Parting the Land from the Sea – A Story of Reinforced Concrete & Revit  – Revit

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Sea trade has been one of the most important domains of commerce, dating back to 5,000 years ago, when the first major trade routes were set along the Arabian Sea. Back then, small wooden ships were used to carry goods. Fast-forwarding through history to present day, ships of over 400 m (1,300 ft.) navigate the World’s oceans and seas and one can only imagine the logistics required for loading and unloading them. Hence, larger and better equipped port terminals were built. Still, the ever-growing interconnectivity for better and more efficient supply chains means that even these structures have to be, at one point, updated. But rest assured, this is not a blog post about maritime trade, so let’s see what has Revit and its reinforcement capabilities have to do with all of this. 

The Europa Terminal from Port of Antwerp (Belgium) was built in the 1980s, with its original scope to expand the port’s capacity and to speed up the docking time by 4 to 6 hours. It spans across 72 hectares (178 acres) and has a 1,200 m long reinforced concrete quay. This year, the Port of Antwerp together with the terminal operator PSA Antwerp are planning to rebuild the quay wall and to make it deeper, such that the largest ships, up to 16 m deep, can dock here.  

Port of Antwerp

The engineering office commissioned with this outstanding project is Tractebel, an international company, with Belgian roots, providing worldwide life-cycle consultancy and engineering in power, nuclear, water and infrastructure for national and international institutions and customers in public or private markets. As Filip Mortelmans MSc. Eng., Project Manager for Tractebel said, they decided to use Revit to model everything and do the rebar detailing, as they were dealing with a large reinforced concrete civil structure where precision, productivity and performance are key.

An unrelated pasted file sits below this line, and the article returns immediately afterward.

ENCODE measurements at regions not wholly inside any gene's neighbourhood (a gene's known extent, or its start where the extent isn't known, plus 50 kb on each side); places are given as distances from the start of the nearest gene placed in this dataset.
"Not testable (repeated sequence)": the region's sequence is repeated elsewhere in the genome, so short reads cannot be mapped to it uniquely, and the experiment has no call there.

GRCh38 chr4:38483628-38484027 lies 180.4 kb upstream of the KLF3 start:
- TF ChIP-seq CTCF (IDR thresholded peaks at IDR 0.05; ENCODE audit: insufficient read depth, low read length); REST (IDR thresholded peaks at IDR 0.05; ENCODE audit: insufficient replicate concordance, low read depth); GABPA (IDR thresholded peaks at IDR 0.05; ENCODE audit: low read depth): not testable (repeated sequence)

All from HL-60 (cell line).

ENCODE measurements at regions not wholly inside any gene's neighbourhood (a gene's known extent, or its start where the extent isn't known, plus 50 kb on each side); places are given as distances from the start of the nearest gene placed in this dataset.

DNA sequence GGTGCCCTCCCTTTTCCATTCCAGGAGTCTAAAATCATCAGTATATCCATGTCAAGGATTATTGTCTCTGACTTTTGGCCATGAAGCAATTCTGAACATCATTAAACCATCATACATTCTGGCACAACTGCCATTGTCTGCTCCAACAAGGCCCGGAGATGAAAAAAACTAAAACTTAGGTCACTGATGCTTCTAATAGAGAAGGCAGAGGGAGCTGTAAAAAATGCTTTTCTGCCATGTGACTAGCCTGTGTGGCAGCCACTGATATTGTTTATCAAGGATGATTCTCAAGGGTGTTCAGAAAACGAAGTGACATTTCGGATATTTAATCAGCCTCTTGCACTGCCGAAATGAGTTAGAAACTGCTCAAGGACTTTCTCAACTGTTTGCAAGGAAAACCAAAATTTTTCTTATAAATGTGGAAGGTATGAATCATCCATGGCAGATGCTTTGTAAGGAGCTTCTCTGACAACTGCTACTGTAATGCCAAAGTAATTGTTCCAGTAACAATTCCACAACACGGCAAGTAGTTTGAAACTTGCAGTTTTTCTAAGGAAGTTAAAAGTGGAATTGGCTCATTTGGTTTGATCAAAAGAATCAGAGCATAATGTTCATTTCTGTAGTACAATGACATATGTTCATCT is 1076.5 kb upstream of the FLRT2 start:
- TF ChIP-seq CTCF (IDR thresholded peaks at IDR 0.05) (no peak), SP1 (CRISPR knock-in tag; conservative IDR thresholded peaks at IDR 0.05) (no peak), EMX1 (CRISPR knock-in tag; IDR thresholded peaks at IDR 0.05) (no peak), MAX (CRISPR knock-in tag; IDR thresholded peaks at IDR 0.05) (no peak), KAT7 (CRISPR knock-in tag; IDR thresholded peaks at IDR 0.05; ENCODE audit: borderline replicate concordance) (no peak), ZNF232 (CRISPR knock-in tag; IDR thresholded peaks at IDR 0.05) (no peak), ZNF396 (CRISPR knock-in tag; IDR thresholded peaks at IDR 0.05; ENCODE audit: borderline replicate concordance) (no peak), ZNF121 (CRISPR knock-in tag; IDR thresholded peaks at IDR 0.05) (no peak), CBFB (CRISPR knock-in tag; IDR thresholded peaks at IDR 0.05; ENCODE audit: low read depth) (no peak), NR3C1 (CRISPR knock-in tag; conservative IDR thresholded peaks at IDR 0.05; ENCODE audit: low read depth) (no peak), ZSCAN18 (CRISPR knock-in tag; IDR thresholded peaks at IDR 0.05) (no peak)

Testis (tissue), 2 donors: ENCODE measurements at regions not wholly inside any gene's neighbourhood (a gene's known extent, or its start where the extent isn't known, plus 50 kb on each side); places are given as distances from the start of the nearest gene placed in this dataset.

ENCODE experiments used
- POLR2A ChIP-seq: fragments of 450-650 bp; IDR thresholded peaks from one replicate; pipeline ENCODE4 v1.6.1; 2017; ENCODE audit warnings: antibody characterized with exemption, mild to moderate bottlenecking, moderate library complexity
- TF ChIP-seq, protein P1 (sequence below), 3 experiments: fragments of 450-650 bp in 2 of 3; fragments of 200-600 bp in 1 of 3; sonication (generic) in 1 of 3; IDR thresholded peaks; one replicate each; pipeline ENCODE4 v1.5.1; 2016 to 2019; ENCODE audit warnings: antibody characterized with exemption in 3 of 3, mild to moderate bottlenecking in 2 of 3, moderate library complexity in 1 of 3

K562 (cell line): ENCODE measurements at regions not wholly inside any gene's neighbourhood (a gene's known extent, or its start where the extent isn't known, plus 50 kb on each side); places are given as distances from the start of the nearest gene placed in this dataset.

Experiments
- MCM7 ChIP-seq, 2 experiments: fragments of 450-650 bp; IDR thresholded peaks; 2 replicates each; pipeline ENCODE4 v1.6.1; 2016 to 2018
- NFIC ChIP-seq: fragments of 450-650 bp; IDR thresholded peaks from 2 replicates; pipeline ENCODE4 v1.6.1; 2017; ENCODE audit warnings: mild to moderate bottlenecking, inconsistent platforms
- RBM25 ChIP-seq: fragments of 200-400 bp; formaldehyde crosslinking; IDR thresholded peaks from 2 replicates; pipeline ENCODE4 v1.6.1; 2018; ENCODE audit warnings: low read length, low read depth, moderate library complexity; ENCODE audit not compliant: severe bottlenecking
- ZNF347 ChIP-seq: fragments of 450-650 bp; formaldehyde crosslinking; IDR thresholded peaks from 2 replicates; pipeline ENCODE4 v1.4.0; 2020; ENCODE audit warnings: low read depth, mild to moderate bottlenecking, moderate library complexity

Render view of the concrete structure of the quay wall
Render view of the concrete structure of the quay wall, alongside transoceanic cargo ships

The figures are impressive. The quay wall is made of over 2000 reinforced concrete piles, interconnected by an 11 m high massive pile cap, poured in multiple stages, spanning across 1,200 meters. There are three main types of piles: 336 of them are made of 2.1 m diameter steel pipes going 34 m deep, filled with concrete reinforced with complex rebar cages. An additional 43 piles following the same principle are 1.63 m diameter and 28 m deep. To back them up against the strong force of the sea, behind them sit 1623 cast-in-place reinforced concrete compression piles, each of them 0.56 m diameter and 28 m deep. It is expected up to 19,500 metric tons of reinforcement steel to be required for the entire quay wall. 

3D views of the rebar modelled in Revit

According to Filip de Clercq, Senior Consultant for Tractebel, all the rebar detailing, including bar bending schedules and the reinforcement plans are made using Revit’s standard capabilities, customized for this project’s specific needs, like color-coded bars for easy identification, rebar tags matching the color of the bars and tag types automatically changing depending on the bar’s type and role. He made the switch from 2D drafting in AutoCAD Structural Detailing years ago, anticipating the complexity of the projects he would work on and the tight delivery schedules, for which Revit, as a mature BIM platform, proved to be the right way to go. 

2D Views and Sheets produced in Revit
Autodesk Docs provided a common environment for project data and documents
Revit Cloud Worksharing allowed model-based coordination and collaboration for project stakeholders

Model changes are easily incorporated by leveraging the highly parametric nature of families and arrays, for example the geometrical characteristics of the concrete piles and of the steel sheet piles. So, many design modifications can be typically incorporated by changing parameter values that make the whole model automatically adjust, updating the reinforcement as well.